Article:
Last edited 18 Dec 2020

The Kelpies

Kelpies are mythological shape-shifting spirits possessing the strength and endurance of 100 horses and inhabiting the lochs and pools of Scotland, where they usually appear as horses, but can adopt human form.

The Kelpies, are two 30 metre high stainless steel clad monuments at The Helix on the Forth and Clyde Canal. They were the vision of artist Andy Scott, and were inspired by the mythological beasts.

The Kelpies.jpg

The Helix was established just outside Falkirk, between Edinburgh and Glasgow, in 2003, creating a green space to connect and engage the local communities.

The Kelpies represent the transformational and sustainable qualities of The Helix and recognise the historical reliance industry had on horses; pulling wagons, ploughs, barges and coal ships and helping transform the economy.

Scott said, "I see The Kelpies as a personification of local and national equine history, of the lost industries of Scotland. I also envisage them as a symbol of modern Scotland - proud and majestic, of the people and the land... They stand testament to the achievements of the past, a tribute to artisanship and engineering and a proud declaration of intent for the future of Scotland."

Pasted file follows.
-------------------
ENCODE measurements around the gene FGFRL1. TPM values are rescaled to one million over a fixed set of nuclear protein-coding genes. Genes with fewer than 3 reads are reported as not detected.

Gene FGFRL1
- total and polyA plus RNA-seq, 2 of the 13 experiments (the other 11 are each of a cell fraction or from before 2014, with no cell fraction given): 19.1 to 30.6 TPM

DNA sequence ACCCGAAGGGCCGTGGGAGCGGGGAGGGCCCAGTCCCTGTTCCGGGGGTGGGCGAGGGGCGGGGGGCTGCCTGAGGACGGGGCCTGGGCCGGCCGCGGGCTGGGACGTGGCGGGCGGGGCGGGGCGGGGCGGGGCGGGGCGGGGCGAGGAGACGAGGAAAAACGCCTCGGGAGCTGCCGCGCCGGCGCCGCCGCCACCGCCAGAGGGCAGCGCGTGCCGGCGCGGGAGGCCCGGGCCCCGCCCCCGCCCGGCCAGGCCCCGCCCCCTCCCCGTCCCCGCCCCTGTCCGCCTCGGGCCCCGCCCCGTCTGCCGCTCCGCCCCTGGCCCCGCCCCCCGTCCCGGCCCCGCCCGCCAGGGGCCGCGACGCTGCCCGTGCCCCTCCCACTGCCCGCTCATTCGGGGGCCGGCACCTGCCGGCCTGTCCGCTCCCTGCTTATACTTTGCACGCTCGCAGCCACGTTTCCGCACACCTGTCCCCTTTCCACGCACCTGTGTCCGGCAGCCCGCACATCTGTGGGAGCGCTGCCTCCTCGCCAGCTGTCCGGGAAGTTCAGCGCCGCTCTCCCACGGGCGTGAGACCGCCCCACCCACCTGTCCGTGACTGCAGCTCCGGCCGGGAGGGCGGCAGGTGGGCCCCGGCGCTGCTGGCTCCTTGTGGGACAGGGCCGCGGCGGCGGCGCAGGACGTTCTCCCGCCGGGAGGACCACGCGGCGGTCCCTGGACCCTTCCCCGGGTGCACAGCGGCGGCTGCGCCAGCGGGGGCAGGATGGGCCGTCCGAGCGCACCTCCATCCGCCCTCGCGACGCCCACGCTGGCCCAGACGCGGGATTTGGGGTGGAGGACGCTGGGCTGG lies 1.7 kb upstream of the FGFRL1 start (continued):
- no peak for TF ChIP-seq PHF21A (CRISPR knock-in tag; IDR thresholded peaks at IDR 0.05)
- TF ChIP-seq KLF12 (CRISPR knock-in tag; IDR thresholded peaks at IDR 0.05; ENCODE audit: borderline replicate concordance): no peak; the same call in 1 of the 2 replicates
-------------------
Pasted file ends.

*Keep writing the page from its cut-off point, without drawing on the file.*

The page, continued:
The Kelpies weigh 300 tonnes each and sit on 1,200 tonnes of steel-reinforced concrete foundations. They were built in just 90 days and were 'topped out' on 27 November 2013. They opened to the public on 21 April 2014 and were visited by nearly a million people in their first year.

A 30-minute guided walking tour takes visitors through Scott’s vision and explains the relationship of The Kelpies with history and industry. The tour culminates with access to the inside of a Kelpie to see the engineering supporting the structure.

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